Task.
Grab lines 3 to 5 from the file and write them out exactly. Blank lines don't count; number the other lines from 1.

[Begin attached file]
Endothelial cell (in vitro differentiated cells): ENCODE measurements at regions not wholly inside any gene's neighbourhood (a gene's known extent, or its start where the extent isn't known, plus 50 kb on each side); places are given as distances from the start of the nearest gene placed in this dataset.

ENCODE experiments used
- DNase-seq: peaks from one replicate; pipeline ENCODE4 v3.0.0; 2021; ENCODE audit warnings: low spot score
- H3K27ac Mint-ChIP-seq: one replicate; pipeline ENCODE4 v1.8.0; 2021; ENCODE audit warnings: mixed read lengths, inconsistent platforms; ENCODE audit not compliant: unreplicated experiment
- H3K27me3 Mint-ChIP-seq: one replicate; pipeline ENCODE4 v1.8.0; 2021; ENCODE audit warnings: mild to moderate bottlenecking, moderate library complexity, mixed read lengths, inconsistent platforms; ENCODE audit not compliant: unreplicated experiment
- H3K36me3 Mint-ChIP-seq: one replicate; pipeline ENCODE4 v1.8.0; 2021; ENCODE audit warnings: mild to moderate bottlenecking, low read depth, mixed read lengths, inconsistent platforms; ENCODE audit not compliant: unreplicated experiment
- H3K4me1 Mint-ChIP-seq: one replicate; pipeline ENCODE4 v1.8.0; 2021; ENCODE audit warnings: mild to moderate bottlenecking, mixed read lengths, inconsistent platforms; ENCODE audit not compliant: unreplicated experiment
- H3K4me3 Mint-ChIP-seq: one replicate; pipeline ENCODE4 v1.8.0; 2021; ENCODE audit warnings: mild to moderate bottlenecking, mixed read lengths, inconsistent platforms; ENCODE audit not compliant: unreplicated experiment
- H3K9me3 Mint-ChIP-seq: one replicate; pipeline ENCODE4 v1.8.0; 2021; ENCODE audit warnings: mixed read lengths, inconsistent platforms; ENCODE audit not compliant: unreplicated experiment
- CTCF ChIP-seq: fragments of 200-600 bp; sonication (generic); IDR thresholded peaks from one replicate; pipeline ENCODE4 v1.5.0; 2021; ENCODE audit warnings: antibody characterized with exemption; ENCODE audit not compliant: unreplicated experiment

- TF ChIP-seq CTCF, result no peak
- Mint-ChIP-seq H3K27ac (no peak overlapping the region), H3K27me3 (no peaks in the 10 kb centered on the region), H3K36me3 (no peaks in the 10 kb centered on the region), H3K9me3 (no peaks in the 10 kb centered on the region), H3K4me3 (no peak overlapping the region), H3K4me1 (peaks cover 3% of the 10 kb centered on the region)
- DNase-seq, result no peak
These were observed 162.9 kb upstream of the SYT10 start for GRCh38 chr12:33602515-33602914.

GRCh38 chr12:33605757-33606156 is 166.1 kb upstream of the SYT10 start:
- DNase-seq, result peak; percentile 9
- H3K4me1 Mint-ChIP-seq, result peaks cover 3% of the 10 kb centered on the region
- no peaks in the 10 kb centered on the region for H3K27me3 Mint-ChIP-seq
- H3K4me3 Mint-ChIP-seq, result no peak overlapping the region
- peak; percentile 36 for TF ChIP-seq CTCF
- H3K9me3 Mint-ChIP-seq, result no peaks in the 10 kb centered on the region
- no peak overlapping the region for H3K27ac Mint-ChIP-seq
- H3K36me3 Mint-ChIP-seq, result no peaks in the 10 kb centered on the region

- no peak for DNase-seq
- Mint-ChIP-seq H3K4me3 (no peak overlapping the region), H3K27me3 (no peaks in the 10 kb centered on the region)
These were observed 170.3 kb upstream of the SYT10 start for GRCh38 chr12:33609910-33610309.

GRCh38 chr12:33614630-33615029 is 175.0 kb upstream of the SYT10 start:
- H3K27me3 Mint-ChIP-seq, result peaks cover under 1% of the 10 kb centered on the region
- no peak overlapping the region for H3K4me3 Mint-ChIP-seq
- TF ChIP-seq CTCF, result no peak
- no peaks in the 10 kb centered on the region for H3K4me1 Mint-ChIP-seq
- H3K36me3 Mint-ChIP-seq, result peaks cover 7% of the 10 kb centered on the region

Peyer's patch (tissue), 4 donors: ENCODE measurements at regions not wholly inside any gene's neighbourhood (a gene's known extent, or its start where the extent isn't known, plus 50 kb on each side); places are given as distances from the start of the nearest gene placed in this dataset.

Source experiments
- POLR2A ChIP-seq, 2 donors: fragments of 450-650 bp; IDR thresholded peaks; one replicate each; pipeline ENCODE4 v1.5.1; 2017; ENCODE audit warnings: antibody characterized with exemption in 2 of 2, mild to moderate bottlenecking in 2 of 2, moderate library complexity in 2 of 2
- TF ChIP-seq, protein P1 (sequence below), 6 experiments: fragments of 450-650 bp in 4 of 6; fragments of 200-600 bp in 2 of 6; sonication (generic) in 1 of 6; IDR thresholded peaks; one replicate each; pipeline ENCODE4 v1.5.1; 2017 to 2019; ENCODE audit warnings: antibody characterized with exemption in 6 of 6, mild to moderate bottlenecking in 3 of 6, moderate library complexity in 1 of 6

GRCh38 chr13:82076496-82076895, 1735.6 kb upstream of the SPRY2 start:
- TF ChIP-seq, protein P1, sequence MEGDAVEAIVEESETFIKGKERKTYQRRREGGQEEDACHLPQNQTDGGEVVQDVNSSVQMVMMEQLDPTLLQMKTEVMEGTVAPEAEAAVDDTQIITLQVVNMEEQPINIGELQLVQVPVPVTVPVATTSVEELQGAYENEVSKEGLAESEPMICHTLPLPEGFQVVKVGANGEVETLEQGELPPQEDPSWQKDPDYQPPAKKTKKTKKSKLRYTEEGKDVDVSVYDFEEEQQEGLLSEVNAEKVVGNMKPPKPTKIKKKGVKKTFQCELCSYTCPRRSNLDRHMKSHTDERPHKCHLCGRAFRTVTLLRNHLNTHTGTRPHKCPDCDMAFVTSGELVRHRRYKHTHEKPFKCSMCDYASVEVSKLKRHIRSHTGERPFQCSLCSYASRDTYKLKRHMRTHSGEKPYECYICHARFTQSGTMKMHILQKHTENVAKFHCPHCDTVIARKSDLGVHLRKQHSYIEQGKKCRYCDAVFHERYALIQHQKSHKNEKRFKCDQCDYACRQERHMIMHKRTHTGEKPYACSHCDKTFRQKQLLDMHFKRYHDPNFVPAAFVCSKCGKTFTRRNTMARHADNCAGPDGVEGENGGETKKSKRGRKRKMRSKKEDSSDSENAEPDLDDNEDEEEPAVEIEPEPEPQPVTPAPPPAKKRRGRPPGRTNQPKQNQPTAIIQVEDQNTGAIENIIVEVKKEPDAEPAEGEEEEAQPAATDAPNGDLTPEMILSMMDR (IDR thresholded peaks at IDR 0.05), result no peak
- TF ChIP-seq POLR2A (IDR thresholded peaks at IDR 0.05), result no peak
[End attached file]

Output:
- DNase-seq: peaks from one replicate; pipeline ENCODE4 v3.0.0; 2021; ENCODE audit warnings: low spot score
- H3K27ac Mint-ChIP-seq: one replicate; pipeline ENCODE4 v1.8.0; 2021; ENCODE audit warnings: mixed read lengths, inconsistent platforms; ENCODE audit not compliant: unreplicated experiment
- H3K27me3 Mint-ChIP-seq: one replicate; pipeline ENCODE4 v1.8.0; 2021; ENCODE audit warnings: mild to moderate bottlenecking, moderate library complexity, mixed read lengths, inconsistent platforms; ENCODE audit not compliant: unreplicated experiment